Sunday, January 23, 2011


One of the many Mark Twain sayings that I like is: "There are three kinds of lies: lies, damned lies, and statistics." True - statistics are often misleading. You can interpret and use them in a variety of ways to make a point. That also applies to statistics about foodborne illness. A call-in question during my KQED Forum radio interview on Friday, made me very aware of this. But it is difficult to explain complicated issues well in a 10-20 second response on air (particularly if the show is live, and the question catches you "cold.") So I am doing it here.

The number of reported illnesses caused by one or other food or food group (such as produce, dairy, seafood, meat, grains) depends on several factors. They include:

• The contaminants that it carries
• Whether these contaminants are or are not checked for by the industry and government inspectors
• The food's popularity (how widely it is distributed, eaten or used as an ingredient in other food products)
• The point of contamination (farm, factory, distributor, transporter, retailer, restaurant, and so on).

The questioner was particularly concerned because I said that raw vegetables and fruits cause a large number of illnesses every year. They do - because most Americans and Canadians eat them, most of the contaminants enter at an early point (the farm), several bacteria are now tested for on raw produce, and some of the huge fresh produce companies distribute their products nationwide.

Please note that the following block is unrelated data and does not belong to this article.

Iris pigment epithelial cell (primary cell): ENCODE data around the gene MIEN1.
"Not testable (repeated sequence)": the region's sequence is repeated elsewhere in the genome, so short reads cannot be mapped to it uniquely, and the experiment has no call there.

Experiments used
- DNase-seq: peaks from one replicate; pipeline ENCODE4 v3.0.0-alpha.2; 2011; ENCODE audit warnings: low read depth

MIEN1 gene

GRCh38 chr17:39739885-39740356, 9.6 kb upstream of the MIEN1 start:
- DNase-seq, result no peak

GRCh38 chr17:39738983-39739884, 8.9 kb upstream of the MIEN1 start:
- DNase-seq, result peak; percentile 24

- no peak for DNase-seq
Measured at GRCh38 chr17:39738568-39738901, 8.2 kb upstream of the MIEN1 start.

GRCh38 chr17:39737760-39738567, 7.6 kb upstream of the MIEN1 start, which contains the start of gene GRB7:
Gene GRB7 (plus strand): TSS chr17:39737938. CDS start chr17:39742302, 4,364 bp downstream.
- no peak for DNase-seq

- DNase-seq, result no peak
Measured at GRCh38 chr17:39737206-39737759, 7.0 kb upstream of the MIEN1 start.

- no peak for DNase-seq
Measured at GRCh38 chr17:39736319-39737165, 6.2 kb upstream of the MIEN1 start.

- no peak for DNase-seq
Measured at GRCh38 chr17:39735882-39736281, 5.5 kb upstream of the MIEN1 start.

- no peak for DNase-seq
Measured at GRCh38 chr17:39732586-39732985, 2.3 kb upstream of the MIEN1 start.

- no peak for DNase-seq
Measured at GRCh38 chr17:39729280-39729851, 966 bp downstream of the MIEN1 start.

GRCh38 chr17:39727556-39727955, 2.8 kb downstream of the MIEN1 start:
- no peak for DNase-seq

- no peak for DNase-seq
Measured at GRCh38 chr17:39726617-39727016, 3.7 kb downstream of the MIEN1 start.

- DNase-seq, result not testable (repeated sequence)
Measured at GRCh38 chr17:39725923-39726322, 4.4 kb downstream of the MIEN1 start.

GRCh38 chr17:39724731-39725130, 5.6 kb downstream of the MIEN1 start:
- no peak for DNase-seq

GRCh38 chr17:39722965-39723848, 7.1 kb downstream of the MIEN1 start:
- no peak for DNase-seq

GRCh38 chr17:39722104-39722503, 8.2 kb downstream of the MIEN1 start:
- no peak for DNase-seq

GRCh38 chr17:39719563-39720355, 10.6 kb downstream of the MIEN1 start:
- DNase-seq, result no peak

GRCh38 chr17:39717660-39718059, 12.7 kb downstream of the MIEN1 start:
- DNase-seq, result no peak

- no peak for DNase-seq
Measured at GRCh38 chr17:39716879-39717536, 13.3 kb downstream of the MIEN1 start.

Yes, your lettuce or spinach salad may not be as deadly - strictly speaking as say, as raw oysters or sprouted seeds. But these foods cause a far smaller number of illnesses in the U.S. and Canada, simply because only a small percentage of people eat them. Raw produce causes many times more. But for the stated reasons.



Anonymous said...

It's still more dangerous to eat raw oysters once than to eat loads of lettuce?

Anonymous said...

Raw veggies, yes they are good for you. Raw oysters, yuk.